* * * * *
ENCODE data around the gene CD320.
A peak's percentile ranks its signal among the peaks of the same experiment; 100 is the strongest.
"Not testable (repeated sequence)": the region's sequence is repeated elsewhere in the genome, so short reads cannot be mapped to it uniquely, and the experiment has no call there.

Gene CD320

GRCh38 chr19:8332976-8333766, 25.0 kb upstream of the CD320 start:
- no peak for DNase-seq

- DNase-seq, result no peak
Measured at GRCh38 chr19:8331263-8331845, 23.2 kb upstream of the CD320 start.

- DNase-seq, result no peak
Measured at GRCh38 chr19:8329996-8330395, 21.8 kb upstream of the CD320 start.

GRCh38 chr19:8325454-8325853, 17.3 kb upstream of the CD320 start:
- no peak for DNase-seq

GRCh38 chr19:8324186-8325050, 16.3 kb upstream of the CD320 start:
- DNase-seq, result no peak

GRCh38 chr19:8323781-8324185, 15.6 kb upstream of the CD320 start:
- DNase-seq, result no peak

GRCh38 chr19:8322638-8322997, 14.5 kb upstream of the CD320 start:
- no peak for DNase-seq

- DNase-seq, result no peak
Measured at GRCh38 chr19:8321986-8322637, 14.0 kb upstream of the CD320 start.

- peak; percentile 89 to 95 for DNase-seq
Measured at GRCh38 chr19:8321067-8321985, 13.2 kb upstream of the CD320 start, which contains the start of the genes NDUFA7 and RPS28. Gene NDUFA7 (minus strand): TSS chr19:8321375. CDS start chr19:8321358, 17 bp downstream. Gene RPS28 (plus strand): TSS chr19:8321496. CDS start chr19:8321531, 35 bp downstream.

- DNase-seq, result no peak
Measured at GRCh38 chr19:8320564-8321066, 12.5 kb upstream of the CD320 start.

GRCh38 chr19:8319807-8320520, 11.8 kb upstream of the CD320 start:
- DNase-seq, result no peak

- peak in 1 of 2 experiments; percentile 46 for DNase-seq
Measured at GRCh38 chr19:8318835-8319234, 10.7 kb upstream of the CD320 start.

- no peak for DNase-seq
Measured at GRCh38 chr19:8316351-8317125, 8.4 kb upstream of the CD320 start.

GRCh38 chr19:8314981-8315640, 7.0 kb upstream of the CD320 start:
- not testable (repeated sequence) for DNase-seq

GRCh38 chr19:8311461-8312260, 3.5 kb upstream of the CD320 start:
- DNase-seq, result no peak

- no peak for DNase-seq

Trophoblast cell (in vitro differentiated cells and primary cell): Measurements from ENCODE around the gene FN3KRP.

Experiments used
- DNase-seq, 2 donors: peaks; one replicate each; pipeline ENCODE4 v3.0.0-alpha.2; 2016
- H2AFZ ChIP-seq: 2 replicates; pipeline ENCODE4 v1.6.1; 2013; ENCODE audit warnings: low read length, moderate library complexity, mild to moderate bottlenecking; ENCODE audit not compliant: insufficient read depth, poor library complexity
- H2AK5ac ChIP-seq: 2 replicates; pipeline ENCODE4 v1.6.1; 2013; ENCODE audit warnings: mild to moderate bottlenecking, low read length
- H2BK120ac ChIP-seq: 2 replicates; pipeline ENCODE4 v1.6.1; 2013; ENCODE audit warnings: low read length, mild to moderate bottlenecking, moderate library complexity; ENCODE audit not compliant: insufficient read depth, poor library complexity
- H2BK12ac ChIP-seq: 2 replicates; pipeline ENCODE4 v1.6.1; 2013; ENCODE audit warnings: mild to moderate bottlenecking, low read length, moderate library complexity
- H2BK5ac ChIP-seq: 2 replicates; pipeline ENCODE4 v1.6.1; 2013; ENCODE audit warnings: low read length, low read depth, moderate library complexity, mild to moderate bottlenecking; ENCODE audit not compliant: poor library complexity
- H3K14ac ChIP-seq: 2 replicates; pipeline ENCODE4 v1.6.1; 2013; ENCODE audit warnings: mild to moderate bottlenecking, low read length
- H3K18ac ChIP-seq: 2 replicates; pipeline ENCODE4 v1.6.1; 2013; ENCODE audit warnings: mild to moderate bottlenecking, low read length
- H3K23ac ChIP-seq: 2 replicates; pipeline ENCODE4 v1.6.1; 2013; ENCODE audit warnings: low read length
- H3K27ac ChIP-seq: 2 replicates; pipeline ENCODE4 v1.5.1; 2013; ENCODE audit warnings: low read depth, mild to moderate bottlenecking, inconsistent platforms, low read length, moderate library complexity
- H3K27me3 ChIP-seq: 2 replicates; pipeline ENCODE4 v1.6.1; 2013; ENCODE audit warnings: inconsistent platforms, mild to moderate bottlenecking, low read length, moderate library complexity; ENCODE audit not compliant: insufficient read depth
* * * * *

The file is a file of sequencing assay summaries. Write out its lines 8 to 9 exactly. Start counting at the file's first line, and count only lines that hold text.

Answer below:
Measured at GRCh38 chr19:8331263-8331845, 23.2 kb upstream of the CD320 start.

- DNase-seq, result no peak